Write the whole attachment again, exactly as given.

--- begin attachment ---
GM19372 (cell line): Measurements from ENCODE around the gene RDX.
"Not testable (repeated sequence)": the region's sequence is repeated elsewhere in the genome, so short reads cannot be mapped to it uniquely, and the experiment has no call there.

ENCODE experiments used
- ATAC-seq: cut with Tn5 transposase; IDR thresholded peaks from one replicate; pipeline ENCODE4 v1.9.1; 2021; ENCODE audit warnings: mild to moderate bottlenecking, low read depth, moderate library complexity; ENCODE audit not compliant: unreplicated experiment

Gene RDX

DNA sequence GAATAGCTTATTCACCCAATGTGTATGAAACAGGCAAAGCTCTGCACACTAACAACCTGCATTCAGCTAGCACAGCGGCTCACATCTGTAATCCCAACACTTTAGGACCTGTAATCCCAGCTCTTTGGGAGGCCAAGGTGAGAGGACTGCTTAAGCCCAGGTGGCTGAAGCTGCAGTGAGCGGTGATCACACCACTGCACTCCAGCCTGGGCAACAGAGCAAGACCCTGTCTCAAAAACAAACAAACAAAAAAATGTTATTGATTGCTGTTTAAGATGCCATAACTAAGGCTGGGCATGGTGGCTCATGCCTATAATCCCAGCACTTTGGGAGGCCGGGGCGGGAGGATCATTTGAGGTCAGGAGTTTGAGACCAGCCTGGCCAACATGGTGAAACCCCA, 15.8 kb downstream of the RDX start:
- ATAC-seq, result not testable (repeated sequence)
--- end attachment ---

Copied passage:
GM19372 (cell line): Measurements from ENCODE around the gene RDX.
"Not testable (repeated sequence)": the region's sequence is repeated elsewhere in the genome, so short reads cannot be mapped to it uniquely, and the experiment has no call there.

ENCODE experiments used
- ATAC-seq: cut with Tn5 transposase; IDR thresholded peaks from one replicate; pipeline ENCODE4 v1.9.1; 2021; ENCODE audit warnings: mild to moderate bottlenecking, low read depth, moderate library complexity; ENCODE audit not compliant: unreplicated experiment

Gene RDX

DNA sequence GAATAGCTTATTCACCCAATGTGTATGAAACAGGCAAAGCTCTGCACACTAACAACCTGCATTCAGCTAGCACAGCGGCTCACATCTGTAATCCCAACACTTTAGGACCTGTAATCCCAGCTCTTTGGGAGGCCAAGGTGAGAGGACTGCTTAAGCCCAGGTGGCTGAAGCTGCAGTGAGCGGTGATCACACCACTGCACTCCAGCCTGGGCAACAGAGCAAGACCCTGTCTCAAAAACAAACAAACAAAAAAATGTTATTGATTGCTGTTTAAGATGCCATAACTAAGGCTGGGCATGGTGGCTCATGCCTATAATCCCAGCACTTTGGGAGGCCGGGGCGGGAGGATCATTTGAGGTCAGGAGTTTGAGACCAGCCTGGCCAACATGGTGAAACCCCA, 15.8 kb downstream of the RDX start:
- ATAC-seq, result not testable (repeated sequence)